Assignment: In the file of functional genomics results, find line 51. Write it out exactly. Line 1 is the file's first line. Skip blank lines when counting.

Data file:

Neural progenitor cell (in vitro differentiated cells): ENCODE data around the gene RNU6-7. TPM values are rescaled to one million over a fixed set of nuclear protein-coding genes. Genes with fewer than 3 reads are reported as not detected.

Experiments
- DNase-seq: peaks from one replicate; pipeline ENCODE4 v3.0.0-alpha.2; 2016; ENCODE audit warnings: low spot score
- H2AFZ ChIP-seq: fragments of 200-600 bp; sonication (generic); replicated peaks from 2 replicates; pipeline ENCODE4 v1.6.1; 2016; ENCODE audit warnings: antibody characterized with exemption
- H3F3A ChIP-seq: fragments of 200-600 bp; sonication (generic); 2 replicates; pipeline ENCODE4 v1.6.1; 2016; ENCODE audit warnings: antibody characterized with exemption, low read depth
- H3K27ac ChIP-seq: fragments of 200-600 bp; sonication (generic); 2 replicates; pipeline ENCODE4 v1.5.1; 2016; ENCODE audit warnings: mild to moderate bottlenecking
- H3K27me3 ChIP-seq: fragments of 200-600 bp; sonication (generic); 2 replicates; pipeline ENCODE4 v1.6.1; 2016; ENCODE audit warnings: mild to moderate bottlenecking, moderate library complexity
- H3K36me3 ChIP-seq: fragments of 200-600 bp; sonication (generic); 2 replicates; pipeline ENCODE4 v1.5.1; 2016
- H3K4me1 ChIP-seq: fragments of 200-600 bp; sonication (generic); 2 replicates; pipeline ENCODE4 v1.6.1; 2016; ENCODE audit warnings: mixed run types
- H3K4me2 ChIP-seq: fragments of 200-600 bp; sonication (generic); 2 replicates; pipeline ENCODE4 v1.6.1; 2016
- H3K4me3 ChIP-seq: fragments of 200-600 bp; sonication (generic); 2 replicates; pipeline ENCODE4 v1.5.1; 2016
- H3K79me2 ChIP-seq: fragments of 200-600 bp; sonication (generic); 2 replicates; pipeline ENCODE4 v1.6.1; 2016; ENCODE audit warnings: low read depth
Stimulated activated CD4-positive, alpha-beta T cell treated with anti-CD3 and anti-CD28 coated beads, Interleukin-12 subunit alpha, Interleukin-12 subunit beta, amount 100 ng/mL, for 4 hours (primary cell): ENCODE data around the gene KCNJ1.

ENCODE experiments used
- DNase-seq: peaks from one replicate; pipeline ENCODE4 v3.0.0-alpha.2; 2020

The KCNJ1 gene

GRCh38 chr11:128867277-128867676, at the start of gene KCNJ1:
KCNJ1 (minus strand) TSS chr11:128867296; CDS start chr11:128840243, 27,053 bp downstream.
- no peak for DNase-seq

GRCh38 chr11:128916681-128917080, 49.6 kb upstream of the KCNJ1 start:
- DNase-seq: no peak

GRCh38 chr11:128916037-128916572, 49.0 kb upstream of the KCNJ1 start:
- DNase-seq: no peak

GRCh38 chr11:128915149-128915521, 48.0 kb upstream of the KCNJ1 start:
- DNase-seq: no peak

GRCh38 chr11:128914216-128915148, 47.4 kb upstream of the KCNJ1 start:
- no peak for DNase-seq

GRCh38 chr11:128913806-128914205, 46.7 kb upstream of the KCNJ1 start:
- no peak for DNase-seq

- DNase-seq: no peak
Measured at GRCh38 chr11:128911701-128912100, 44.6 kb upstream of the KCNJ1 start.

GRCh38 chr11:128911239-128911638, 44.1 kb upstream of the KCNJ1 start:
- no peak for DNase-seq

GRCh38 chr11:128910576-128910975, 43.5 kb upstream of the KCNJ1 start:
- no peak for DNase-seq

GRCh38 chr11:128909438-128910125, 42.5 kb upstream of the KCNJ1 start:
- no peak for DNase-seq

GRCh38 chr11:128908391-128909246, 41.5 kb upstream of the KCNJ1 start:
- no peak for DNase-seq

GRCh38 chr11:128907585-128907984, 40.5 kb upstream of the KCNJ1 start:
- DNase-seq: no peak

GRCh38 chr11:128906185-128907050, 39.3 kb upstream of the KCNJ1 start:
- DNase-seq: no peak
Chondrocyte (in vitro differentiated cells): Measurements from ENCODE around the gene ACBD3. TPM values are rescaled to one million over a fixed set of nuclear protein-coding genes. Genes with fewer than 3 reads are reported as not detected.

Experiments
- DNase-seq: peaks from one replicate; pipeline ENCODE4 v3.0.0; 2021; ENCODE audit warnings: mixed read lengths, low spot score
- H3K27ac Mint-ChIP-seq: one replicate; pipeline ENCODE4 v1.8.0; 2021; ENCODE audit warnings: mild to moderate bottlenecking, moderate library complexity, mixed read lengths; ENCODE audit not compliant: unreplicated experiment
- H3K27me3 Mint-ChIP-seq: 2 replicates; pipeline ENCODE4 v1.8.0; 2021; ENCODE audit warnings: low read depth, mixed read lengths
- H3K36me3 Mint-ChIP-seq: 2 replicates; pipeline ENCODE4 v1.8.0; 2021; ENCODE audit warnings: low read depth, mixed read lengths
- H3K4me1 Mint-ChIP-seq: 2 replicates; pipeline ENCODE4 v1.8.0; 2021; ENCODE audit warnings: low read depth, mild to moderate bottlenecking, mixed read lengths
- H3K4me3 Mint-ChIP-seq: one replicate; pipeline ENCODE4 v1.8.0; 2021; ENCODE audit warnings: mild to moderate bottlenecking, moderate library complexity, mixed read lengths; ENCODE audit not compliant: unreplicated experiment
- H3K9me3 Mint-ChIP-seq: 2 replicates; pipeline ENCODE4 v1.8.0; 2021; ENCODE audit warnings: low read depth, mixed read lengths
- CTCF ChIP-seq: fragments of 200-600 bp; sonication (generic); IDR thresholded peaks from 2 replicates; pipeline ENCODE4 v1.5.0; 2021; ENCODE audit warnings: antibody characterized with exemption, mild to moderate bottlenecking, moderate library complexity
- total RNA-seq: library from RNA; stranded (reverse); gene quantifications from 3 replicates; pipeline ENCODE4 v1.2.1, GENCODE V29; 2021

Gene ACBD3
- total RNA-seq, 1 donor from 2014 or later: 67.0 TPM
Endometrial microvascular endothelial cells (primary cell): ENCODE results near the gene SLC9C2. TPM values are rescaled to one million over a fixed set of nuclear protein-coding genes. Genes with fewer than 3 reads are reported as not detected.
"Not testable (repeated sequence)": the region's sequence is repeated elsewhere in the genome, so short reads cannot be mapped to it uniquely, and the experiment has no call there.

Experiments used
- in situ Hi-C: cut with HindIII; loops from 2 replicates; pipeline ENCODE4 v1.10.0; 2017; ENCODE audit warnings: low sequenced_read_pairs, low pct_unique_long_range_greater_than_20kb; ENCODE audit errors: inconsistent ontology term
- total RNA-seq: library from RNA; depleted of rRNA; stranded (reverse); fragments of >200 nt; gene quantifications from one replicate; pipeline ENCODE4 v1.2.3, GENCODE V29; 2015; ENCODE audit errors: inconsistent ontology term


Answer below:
- H3K4me3 Mint-ChIP-seq: one replicate; pipeline ENCODE4 v1.8.0; 2021; ENCODE audit warnings: mild to moderate bottlenecking, moderate library complexity, mixed read lengths; ENCODE audit not compliant: unreplicated experiment